We’ve been following an interesting situation with BestMatch where first, we reported on a bug in BestMatch that was exploited by sellers. Then we had an interview with BMX, the seller who discovered the bug and was first to exploit it, but rapidly copied by thousands of listings (note there’s a great conversation with BMX going on over in the comments of that post that I’d recommend you read if BestMatch is a topic of interest to you).
Now readers and other industry blogs have reported that eBay has taken down the BestMatch title optimising/recommendation tool, BayEstimator that used to live here. Instead of the BayEstimator tool (we had screen shots in the original post if you missed it) there is a comment that says: “we have been asked to pull this tool down. However if you found it useful and want it back, please log your request here.
At the time of this writing there are over 150 comments from sellers that want the utility back and I have to agree. Nuking a useful tool that just happened to have a hand in finding a bug in BestMatch is like getting rid of your OS because it crashed one time.
Since BestMatch rolled in early March, at ChannelAdvisor we’ve been showing our customers how to use this tool to help optimise their 55 character titles. That’s valuable real estate seller’s pay for with listing fees and there are lots of different options you have for products. BayEstimator was great in helping see which of those tended to help conversions vs. those that did not or even hurt conversions. For example, just yesterday I was talking with a vacuum cleaner seller that when we used BayEstimator he was surprised that some of the words he was using (like HEPA filter) weren’t scoring well, but other features of his product, like 8 amps were scoring positively. Another electronics customer was amazed that in addition to the colour and memory size of an iPod they were selling, BayEstimator suggested
Finding is Search, no matter what you call it…
When we started this series on BestMatch, I drew the analogy to the world of search and I’ll do the same thing again here. Google’s AdWord system provides advertisers with a trafficestimator, a keyword suggestion tool and also indications of how ads are performing from a CTR standpoint. In that system these datapoints are HUGE and are win-win for google and the advertiser. The advertiser buys more keywords, the searcher gets more relevant results AND Google gets more revenue through increased CPC, coverage and CTR.
You’d think that same three way positive feedback loop would work on eBay, but eBay historically always keeps the information from the seller they need to be successful. Example: eBay had a keyword advertising program, but would never provide sellers with conversion data. You could see clicks and impressions, but never tie it to sales. Guess what happened to that program.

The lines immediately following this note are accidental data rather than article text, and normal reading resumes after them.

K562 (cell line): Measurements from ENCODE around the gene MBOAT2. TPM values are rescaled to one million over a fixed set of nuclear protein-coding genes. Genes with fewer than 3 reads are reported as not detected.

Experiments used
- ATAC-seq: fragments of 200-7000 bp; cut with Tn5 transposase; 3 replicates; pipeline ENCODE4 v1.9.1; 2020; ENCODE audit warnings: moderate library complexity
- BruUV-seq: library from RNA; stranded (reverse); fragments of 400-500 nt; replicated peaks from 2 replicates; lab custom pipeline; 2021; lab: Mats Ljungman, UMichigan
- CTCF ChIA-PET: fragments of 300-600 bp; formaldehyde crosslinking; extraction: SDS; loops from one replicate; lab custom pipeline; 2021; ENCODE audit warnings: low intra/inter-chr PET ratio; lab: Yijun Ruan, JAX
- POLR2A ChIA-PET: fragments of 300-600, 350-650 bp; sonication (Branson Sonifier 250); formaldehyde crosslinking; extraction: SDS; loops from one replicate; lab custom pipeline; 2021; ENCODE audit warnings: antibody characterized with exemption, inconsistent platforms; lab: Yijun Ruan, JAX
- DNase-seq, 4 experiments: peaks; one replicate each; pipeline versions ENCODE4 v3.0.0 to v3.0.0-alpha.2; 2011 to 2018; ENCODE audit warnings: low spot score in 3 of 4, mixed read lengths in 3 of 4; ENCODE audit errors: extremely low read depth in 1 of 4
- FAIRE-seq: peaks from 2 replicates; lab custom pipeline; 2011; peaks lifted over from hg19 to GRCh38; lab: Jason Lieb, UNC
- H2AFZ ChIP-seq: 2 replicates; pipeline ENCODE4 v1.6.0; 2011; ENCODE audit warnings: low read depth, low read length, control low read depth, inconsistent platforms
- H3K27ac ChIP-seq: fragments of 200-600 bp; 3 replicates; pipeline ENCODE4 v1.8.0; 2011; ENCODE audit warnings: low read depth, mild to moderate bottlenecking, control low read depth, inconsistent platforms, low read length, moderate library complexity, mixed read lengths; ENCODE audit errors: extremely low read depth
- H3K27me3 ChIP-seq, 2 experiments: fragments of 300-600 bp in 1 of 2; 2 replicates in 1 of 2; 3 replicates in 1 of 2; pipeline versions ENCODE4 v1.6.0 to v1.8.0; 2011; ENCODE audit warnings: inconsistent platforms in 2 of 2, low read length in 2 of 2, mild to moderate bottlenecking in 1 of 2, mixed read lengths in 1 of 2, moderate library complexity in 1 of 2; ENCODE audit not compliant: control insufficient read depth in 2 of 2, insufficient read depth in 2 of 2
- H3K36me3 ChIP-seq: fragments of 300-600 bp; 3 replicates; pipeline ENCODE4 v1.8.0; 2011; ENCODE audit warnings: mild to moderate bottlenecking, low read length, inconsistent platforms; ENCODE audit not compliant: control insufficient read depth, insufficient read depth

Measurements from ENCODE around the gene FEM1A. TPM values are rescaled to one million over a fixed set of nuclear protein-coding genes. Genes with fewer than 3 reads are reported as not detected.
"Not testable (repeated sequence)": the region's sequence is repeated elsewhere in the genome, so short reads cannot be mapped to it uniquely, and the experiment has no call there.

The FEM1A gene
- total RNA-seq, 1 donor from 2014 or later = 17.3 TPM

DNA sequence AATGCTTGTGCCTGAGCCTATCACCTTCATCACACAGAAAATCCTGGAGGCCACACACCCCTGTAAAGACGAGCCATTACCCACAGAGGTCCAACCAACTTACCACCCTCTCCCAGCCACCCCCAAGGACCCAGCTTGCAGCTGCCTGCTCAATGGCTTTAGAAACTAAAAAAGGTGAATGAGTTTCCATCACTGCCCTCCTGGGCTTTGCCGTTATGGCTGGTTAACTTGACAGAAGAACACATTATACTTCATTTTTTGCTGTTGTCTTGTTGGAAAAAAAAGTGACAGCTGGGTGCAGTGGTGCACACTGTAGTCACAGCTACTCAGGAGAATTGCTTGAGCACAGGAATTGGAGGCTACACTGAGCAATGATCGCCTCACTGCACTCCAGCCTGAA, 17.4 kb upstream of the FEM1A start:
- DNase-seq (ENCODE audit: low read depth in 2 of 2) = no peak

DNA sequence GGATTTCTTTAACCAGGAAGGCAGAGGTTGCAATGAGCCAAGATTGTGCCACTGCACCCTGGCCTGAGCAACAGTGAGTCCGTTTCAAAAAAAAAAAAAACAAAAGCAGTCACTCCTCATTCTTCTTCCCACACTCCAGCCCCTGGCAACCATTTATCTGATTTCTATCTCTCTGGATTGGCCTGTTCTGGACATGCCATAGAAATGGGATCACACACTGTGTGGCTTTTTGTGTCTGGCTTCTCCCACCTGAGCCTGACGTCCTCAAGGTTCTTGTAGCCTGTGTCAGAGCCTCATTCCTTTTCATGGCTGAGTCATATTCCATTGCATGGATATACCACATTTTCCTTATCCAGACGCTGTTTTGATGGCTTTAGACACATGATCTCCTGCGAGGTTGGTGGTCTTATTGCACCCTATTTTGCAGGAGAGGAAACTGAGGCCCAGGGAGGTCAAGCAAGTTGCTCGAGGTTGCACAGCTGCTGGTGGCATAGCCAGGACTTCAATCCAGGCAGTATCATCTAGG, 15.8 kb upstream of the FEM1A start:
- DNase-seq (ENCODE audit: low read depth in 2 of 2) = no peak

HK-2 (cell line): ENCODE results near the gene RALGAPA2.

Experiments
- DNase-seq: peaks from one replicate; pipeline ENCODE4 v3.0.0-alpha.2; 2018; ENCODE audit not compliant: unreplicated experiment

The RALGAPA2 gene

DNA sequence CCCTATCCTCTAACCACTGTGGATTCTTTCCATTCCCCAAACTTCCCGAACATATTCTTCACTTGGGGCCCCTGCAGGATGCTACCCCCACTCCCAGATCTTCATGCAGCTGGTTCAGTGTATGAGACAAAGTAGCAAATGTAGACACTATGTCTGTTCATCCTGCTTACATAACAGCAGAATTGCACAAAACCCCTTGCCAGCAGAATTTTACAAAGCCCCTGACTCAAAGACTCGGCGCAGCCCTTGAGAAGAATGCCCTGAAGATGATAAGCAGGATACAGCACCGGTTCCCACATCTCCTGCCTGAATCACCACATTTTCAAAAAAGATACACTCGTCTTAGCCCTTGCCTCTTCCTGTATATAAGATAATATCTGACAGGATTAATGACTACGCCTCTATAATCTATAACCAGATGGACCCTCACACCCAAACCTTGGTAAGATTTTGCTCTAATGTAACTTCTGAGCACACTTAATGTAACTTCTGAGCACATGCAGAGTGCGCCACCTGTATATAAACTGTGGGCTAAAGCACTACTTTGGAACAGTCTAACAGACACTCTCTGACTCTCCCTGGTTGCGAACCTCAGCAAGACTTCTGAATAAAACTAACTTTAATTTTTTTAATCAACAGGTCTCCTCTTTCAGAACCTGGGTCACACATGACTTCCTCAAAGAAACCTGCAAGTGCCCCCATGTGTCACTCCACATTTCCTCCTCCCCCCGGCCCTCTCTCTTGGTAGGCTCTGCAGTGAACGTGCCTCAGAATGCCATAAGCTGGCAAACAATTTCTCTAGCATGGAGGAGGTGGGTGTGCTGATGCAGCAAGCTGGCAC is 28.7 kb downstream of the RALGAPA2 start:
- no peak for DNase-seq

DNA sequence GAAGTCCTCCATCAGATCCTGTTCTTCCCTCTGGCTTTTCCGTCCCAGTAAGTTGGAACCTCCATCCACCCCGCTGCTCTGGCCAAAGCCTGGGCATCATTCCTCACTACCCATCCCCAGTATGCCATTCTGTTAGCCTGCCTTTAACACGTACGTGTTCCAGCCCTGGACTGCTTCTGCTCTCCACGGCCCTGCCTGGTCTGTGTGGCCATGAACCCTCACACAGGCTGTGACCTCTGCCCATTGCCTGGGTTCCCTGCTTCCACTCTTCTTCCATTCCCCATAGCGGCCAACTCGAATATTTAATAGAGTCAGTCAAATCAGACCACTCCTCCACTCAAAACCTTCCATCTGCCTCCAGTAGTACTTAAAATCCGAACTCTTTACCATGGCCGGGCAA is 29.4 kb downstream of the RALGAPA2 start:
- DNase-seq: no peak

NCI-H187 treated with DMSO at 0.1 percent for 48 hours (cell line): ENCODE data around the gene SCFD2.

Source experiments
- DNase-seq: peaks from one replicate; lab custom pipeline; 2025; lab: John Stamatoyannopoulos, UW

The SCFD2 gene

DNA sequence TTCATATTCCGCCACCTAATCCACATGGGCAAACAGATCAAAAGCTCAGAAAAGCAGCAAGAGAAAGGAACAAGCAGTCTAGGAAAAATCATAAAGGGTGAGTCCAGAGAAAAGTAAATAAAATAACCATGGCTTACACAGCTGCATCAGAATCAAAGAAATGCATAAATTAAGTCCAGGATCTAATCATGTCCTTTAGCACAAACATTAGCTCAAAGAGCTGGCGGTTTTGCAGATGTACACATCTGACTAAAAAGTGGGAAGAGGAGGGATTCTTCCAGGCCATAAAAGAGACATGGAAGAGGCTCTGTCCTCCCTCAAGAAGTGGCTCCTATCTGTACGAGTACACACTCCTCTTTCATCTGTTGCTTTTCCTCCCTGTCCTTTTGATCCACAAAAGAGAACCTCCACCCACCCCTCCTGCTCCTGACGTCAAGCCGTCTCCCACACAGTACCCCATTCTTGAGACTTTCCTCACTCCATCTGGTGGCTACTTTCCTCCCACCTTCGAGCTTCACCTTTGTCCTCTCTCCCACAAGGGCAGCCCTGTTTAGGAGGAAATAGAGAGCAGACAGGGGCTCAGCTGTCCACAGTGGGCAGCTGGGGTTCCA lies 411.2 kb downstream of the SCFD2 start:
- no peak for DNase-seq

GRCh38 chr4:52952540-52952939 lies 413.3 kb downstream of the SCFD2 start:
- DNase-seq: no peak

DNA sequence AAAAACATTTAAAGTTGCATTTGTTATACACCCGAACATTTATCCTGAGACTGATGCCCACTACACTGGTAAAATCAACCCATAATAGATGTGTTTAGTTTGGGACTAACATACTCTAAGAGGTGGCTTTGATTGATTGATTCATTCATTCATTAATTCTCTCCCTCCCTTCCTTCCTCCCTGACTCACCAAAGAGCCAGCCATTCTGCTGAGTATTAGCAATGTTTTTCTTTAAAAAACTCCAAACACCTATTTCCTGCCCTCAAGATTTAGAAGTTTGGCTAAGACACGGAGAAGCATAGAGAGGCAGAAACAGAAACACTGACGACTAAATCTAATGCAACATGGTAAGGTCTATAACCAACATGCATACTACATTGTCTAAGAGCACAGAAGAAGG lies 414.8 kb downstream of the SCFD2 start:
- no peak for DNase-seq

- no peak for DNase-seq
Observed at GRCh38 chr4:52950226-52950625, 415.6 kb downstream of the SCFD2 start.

Sure some lawyer can always come up with a reason to not do something:
“it makes it seem like we’re guaranteeing results!”
“sellers won’t understand that this is just part of bestmatch”
“sellers will use this to find keywords like ‘paris hilton’ to spam their titles!”
But here’s what I would say to those arguments:
Sellers are smart entrepreneurs and if eBay gives them the tools and data they need, their ingenuity will make all of us more revenue in the long run. There maybe the occasional bug they exploit and we’ll have to be vigilant on that, but if we don’t give them the best, most transparent marketplace, we’ll get our butts kicked by competitors that do, because they will naturally gravitate to those venues that partner with them.
eBay: Bring back the Baby (BayEstimator) and keep out the Bath Water (BestMatch bug).
Sidebar re: Raghav Gupta
BayEstimator was written by Raghav Gupta who wrote (very eloquently I must add) on his labs homepage:
After reading that sentence and the rest of his interesting bio, I pondered how Mr. Gupta must feel about eBay’s decision to nuke BayEstimator. I then noticed the word ‘asked’ in the “we have been asked…” notice was italicized. Further thought and I realised that even the fact that user comments are being asked for are a little unusual. I’d conjecture that Mr. Gupta is walking a tight line here and fighting this decision with some clever gray areas that he found in the edict to kill BayEstimator and left a little bread crumb for those looking for it. Kudos to you Mr. Gupta and keep fighting the good fight, we know you are in the belly of the beast duking it out for the sellers and we appreciate the tool and the effort!
SeekingAlpha Disclosure: I am long Google.